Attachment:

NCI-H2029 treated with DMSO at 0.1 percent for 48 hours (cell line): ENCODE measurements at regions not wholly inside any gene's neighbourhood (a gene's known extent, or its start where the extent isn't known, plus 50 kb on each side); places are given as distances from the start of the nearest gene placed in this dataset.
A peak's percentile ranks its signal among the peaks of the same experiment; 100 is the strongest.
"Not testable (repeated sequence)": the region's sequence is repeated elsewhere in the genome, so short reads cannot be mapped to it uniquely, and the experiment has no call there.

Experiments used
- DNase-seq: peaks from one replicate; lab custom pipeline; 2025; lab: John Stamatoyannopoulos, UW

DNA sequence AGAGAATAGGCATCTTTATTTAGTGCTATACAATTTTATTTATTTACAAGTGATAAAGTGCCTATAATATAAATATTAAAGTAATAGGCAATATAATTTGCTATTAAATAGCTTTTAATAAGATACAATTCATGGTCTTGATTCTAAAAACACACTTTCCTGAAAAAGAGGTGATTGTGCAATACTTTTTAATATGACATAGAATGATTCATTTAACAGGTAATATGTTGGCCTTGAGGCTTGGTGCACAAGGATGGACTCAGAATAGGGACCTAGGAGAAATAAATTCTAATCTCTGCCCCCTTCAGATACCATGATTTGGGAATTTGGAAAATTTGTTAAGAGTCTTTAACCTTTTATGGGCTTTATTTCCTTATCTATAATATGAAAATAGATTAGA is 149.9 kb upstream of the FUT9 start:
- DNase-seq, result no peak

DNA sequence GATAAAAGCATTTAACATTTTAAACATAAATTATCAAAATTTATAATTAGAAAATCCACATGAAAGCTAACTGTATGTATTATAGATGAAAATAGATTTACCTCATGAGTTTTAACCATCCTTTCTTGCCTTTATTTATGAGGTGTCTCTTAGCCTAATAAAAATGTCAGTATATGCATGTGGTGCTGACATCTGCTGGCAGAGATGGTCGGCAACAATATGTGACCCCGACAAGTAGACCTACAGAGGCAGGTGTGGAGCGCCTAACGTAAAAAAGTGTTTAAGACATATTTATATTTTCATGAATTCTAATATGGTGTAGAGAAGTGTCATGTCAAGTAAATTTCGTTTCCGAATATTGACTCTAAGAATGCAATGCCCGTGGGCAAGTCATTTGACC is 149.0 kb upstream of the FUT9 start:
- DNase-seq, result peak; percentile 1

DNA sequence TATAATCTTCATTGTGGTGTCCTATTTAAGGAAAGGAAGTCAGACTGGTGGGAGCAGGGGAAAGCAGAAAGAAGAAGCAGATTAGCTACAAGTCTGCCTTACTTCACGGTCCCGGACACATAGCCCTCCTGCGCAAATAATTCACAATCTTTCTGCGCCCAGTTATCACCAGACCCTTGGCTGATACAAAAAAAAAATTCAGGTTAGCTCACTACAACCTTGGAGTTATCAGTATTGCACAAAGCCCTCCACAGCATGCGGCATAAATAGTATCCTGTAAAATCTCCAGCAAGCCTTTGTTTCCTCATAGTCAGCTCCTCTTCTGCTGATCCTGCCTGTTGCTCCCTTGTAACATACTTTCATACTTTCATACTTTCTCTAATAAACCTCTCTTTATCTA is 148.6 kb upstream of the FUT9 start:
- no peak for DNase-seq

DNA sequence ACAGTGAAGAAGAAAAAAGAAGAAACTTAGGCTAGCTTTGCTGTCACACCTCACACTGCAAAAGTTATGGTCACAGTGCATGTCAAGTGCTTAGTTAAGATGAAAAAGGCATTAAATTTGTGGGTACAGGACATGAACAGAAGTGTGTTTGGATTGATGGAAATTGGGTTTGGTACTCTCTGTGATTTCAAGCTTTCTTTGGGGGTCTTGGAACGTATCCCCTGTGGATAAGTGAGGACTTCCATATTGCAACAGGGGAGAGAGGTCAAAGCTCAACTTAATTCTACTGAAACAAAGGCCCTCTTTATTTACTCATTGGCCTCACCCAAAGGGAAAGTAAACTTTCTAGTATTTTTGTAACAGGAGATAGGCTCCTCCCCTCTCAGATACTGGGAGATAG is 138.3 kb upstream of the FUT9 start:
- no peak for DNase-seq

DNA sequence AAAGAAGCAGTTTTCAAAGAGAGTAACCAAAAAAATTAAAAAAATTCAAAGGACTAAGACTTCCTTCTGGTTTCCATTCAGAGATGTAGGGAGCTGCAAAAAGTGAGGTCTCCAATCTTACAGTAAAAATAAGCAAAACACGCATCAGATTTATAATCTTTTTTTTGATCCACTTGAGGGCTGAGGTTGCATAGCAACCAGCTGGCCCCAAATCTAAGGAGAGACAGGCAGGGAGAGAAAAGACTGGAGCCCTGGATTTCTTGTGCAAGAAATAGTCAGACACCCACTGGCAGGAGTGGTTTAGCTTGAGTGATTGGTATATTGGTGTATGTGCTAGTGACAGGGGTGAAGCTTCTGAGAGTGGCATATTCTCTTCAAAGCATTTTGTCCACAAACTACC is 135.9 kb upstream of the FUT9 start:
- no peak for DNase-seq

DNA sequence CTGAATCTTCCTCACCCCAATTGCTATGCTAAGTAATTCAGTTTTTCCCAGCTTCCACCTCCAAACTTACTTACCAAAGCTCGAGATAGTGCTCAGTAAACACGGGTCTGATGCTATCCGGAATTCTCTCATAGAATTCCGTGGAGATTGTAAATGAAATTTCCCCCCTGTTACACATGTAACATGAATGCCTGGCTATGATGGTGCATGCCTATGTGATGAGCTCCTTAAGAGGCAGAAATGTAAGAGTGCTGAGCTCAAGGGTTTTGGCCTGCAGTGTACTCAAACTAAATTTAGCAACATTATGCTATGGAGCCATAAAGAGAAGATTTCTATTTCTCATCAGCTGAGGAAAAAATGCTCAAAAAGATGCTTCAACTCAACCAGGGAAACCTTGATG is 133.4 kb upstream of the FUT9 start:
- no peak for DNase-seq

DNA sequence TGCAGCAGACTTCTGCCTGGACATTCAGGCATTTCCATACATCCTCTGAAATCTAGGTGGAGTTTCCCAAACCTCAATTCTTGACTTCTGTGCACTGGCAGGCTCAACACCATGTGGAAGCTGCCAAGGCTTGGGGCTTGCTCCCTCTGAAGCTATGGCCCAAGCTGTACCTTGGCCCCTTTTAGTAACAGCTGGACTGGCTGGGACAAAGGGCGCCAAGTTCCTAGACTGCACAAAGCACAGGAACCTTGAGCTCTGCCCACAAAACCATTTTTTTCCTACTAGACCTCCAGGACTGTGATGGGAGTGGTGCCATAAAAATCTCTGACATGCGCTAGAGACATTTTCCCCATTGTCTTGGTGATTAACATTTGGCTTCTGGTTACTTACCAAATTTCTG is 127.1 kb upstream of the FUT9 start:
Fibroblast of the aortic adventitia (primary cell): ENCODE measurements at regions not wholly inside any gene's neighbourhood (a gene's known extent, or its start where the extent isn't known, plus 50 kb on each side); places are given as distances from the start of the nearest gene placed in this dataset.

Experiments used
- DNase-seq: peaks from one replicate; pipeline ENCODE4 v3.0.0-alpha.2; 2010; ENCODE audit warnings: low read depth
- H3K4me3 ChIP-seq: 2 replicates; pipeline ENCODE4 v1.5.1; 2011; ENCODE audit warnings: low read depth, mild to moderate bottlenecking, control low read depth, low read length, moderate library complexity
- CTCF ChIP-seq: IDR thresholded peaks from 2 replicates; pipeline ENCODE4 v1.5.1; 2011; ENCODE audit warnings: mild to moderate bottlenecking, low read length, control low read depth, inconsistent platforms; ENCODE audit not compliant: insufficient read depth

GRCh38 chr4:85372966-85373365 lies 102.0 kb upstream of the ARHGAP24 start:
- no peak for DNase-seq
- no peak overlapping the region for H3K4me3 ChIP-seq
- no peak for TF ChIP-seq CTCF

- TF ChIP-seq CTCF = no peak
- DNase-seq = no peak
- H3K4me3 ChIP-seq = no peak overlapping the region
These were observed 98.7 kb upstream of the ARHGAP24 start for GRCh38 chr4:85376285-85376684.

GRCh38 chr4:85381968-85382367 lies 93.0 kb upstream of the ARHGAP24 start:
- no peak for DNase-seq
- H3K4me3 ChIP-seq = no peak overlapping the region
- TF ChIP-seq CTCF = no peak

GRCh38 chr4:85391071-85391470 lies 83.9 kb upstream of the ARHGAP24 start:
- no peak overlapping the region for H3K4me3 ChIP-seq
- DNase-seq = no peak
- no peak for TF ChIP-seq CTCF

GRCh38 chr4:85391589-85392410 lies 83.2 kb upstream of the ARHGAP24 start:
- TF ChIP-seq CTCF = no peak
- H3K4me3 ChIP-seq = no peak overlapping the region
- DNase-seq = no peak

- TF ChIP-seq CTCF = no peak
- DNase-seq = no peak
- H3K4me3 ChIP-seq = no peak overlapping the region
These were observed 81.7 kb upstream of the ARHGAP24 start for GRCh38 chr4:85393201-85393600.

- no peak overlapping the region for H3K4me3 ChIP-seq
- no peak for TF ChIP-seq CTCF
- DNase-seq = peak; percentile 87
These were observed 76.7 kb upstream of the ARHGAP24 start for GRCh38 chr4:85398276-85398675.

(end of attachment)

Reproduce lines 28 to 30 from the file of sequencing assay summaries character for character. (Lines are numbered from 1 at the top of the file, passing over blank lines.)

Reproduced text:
- TF ChIP-seq CTCF = no peak
- DNase-seq = no peak
- H3K4me3 ChIP-seq = no peak overlapping the region